On May 31, Netflix released the Ava DuVernay-helmed miniseries, When They See Us, which delves into the case of the Central Park Five, the five black and brown boys who were convicted in 1990 in both the media and the courtroom for a crime they didn’t commit. In 2002, they were exonerated after the actual perpetrator of the crime came forward. The series tells the story through the eyes of the boys as they grew into men and emerge back into a society that attempted to throw them away.

It’s impossible to watch the series and not have some strong feelings about what happened to the boys. It’s angering, saddening, frustrating and infuriating at the same time. It is also impossible to watch it and not want to discuss the larger societal themes and whether or not we believe the system would do the same today.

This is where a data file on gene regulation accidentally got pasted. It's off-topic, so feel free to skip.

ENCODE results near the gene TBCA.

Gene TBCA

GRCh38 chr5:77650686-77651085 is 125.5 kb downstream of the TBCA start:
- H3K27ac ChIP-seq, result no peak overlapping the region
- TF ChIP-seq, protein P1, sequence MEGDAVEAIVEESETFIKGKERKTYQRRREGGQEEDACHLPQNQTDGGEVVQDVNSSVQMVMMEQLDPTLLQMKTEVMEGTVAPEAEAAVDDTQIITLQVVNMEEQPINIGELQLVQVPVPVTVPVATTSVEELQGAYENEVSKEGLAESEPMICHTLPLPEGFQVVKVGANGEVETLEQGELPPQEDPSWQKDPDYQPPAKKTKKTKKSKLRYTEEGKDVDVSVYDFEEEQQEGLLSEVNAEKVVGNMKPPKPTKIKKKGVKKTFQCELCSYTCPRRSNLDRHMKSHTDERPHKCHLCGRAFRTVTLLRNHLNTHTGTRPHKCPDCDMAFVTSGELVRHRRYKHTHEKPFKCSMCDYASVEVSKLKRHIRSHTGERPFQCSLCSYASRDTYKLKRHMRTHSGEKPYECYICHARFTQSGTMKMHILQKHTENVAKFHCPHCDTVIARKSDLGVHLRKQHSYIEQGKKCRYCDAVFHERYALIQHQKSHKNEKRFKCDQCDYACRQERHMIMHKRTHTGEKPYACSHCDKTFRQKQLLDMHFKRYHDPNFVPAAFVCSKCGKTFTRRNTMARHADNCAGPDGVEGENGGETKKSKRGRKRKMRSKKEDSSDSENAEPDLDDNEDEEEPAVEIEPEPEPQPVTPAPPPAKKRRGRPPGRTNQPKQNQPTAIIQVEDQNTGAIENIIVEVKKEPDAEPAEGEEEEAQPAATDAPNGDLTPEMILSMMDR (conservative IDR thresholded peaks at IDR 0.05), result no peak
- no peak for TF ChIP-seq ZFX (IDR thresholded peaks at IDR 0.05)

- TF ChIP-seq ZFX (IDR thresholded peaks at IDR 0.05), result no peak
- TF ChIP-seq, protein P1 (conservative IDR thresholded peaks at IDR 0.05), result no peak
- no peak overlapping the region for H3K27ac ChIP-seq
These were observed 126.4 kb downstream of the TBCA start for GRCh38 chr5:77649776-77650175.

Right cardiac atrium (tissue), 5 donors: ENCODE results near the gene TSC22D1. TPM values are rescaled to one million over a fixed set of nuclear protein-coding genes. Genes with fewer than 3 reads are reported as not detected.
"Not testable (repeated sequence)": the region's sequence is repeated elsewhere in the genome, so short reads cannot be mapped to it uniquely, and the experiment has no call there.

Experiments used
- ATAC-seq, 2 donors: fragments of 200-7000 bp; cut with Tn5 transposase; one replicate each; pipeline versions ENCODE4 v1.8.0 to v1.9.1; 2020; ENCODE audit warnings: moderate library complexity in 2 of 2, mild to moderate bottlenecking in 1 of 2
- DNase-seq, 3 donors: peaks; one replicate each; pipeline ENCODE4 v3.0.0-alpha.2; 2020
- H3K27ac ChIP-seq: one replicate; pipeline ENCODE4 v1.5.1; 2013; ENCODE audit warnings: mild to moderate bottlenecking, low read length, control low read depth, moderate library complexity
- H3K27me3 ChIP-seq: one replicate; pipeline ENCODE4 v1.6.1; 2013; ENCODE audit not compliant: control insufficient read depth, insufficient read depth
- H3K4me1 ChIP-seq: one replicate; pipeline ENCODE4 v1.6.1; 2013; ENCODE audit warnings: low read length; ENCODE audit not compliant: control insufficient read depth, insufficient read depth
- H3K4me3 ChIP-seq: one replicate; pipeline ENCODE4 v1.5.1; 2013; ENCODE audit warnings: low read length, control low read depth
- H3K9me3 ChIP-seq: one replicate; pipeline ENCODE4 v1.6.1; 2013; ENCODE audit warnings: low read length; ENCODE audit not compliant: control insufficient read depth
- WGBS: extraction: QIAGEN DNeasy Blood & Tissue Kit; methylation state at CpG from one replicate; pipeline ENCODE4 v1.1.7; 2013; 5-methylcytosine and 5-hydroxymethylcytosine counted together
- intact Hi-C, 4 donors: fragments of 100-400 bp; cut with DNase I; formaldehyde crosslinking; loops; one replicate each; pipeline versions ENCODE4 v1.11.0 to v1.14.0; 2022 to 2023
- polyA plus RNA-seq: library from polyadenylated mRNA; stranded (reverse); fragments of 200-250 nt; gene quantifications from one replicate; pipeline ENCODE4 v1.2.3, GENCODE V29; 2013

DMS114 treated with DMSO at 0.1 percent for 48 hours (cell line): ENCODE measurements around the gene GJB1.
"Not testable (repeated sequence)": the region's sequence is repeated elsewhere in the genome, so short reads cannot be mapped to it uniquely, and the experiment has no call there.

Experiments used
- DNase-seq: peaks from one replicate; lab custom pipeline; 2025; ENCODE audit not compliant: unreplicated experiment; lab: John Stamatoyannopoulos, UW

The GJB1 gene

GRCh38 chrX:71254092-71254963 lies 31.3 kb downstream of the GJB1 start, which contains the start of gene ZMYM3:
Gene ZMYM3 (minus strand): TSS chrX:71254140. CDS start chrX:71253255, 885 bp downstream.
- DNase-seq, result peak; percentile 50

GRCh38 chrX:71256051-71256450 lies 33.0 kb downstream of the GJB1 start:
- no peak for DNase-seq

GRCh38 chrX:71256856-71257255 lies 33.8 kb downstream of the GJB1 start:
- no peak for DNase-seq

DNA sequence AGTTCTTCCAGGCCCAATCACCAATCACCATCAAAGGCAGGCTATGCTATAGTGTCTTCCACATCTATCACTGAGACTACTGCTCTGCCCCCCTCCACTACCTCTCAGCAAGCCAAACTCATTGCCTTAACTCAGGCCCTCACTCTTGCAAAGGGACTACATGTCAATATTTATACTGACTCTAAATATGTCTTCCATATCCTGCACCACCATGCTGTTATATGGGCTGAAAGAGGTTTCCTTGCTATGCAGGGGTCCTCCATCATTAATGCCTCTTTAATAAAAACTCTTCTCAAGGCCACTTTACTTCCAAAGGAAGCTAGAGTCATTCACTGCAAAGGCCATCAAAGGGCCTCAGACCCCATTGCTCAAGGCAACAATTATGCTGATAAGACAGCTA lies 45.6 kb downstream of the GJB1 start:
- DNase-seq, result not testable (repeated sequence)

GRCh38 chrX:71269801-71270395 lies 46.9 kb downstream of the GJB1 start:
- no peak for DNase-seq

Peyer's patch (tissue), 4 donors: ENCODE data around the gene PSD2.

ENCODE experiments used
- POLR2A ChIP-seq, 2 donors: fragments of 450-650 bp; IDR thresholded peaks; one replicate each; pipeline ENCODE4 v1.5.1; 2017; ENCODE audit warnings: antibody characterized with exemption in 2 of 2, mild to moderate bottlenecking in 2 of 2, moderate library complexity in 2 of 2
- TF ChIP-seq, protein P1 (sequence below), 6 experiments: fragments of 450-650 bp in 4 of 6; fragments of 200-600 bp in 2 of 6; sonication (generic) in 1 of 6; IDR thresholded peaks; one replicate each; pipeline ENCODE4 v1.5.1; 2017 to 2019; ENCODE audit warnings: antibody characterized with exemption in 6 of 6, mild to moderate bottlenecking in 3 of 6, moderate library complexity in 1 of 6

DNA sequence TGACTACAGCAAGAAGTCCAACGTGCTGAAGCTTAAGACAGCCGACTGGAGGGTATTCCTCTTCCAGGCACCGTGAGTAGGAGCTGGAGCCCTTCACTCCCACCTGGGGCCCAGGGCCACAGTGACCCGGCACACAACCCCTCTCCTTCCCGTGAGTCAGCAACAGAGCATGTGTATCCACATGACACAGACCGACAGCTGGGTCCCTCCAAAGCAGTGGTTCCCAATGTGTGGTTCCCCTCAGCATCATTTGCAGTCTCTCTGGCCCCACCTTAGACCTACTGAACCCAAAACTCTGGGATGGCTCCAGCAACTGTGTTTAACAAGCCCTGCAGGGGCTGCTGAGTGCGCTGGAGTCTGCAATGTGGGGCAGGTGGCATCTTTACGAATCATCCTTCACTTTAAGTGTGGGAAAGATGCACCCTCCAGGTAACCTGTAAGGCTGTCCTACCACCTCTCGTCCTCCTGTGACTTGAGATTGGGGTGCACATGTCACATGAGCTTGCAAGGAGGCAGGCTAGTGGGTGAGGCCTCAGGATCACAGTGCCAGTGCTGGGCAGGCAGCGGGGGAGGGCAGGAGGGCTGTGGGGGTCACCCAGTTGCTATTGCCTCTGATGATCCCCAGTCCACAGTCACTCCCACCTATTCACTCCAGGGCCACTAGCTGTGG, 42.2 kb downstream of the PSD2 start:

In partnership with Netflix, we convened a group of black men in both the media and activist spaces to discuss our feelings about the case, the series and where we are today. Joined by Mouse Jones, Jerry Barrow, Zellie Imani and Julian Mitchell, we discuss, at length, just how the series and story impacted each of us. Watch the full video above.

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About the author

Panama Jackson

Panama Jackson is the Senior Editor of Very Smart Brothas. He's pretty fly for a light guy. You can find him at your mama's mama's house drinking all her brown liquors.

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